The unprecedented victory over the LTTE is being followed by equally unprecedented, albeit less felicitous, events.
Abuse of power is hardly a novelty in Lankan politics. But the current crime wave generated by political acolytes of the Ruling Family is unprecedented in the annals of modern Lanka. Lawlessness is far from uncommon in times of war and conflict, but the crime wave we are experiencing is happening in peacetime.
Never in Ceylon/Sri Lanka did a politician tie a public official to a tree, in public; never in Ceylon/Sri Lanka did two political factions of the same party engage in a no-holds-barred gun battle at a busy suburban junction in broad daylight, causing four deaths. Never in Ceylon/Sri Lanka did a politician become implicated in such a horrendous crime as the lynching of an unarmed man and the gang-rape of a woman. If the victims of that last and most abominable crime had been Sri Lankans, Sampath Chandrapushpa, the Chairman of the Tangalle Pradesheeya Sabha, would have got away with it, just as he got away with killing an elderly woman during the 2010 Presidential election campaign (plus several less onerous offences).
The AL results fiasco is the penultimate in a long series of politico-administrative errors, which included the Hedging Deal and the importation of adulterated fuel.
Though Lankan administrations have a far from stellar record in such areas as efficacy and probity, mistakes and misdeeds of this magnitude and frequency are utterly unprecedented in our post-Independence history. Last week’s fire in the Lakvijaya coal power plant, the third since its commissioning just 13 months ago, is the latest disaster in this series of major and minor mess-ups. According to senior officials of the CEB, these frequent fires happen because the plant lacks “the necessary protection required for a plant of its nature….. So there is always the tendency for a fire to breakout” (The Island – 7.1.2012).
The surviving victim of the Tangalle lynching, Russian tourist Victoria Alexandrovna, had identified the suspected murderers, including Sampath Chandrapushpa. Her inability to identify her rapists indicates that she was unconscious when she was raped, as claimed by eye witnesses and reported in the media.
Will the Rajapaksas move to suspend their abhorrent acolyte’s party membership and remove him from his position as the Chairman of the Tangalle Pradesheeya Sabha, at least now? Doing so will send a clear warning to other would-be-warlords in the UPFA, while a failure to do so would amount to giving impunity another disastrous fillip.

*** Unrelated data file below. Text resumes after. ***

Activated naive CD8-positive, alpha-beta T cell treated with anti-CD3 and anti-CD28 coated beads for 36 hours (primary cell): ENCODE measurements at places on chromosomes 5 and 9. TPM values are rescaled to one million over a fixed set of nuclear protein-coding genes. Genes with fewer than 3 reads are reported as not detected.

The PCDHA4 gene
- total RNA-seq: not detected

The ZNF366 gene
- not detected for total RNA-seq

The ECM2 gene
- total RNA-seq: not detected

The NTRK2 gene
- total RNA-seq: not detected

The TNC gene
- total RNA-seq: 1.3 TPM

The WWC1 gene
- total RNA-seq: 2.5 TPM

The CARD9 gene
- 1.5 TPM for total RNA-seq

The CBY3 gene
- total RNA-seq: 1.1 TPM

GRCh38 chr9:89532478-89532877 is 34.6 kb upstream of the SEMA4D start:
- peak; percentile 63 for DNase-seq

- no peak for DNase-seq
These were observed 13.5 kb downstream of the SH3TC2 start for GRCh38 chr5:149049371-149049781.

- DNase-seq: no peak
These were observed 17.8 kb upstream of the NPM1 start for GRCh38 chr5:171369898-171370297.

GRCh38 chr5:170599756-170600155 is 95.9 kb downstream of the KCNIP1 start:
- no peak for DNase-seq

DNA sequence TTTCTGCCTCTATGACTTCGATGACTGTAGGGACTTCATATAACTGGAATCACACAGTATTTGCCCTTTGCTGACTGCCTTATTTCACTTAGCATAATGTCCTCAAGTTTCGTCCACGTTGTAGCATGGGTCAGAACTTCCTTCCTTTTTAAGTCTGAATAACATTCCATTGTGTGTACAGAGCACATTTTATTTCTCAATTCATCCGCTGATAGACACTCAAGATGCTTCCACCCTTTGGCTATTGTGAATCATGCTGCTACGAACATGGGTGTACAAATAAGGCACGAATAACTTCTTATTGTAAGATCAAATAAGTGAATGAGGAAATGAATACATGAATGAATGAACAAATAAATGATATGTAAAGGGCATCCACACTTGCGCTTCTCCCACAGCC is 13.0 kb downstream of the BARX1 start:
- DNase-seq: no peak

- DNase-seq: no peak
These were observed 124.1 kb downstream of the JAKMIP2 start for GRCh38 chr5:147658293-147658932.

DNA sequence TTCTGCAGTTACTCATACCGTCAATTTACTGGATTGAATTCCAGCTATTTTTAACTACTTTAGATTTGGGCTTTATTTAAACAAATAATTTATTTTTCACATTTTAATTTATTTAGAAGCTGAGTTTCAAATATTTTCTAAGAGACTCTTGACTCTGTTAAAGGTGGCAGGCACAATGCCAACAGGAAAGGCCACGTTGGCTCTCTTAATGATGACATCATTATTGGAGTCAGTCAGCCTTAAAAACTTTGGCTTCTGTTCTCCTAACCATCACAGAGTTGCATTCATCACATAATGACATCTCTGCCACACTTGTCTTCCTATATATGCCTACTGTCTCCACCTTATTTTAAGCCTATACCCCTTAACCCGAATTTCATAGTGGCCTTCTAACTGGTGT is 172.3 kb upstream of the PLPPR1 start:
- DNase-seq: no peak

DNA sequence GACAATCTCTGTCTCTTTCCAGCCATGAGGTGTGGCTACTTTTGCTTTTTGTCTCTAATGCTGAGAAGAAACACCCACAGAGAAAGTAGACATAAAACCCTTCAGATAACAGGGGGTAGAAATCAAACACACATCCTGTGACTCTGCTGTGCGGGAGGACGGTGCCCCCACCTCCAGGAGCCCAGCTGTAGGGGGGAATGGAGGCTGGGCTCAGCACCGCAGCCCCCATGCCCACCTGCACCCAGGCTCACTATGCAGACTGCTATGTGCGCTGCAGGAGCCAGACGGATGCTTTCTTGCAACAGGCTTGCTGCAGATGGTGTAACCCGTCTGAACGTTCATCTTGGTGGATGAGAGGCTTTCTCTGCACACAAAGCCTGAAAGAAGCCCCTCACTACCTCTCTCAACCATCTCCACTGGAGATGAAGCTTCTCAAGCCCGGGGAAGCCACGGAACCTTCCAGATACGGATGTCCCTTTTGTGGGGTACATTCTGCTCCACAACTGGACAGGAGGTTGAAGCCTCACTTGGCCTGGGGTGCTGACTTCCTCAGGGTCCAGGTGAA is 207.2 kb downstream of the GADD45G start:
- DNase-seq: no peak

No country with an under-funded and dysfunctional education system has achieved development. If tourists are not safe from gun-toting political-thugs tourist industry can and will suffer. These two outrageous happenings, back to back, are early warning signals of a form of governance which is at variance not only with democratic rights or norms of civility but also with economic development and national prosperity.
As even the most zealous neo-liberal knows now, history never ends. In the fairy tale the hero gets the country and the princess he saved and all live happily ever after. But in real life, heroes can perpetuate their rule over their countries only by becoming as monstrous as the monsters they slew. Zimbabwe is the ideal example of the dystopian horror which results when the liberator tries to become ruler-in-perpetuity.
Despots prefer their imagined worlds to less pleasant realities. From ‘humanitarian operation with zero-civilian casualties’ we are progressing to equally absurdist fantasies of perfect democracy, miraculous development and peerless future prospects. This pretence is taken to grotesque extremes by acolytes because they know that their chief task is not to solve problems but to sweep them under any rug (however threadbare) to maintain appearances. An excellent case in point is the disastrous manner in which the Lankan Ambassador in Washington responded to a recent report on Sri Lanka by the International Crisis Group. Jaliya Wickremesuriya, a tea-taster turned tea merchant, is among the Rajapaksa kith and kin elevated to high positions under Rajapaksa rule. His mother is a first cousin of the Rajapaksa Siblings – a prime qualification for high office in the Rajapaksa One Family State.
During his embarrassingly bungling performance, not only did Mr. Wickremesuriya contradict himself, his logic more abysmal than even his English; he proved that he is unaware even of official information on Sri Lanka released by Lankan government institutions. Ambassador Wickremesuriya first denied the existence of a rape problem in Sri Lanka: “…..oya rapes this and that not taking any place in Sri Lanka…” (Groundviews – 6.1.2012). From this ‘zero-rape’ position, he moved to a ‘few rapes’ position: “Like any other country, we have, like couple of cases” (ibid). Clearly the Ambassador was blithely unaware that he was taking a stand totally contradictory to the findings of the Sri Lankan police:
“Police Spokesperson Superintendent of Police Ajith Rohana says the number of cases recorded from island wide so far this year was much higher than previous years” (Colombo Page – 28.12.2011).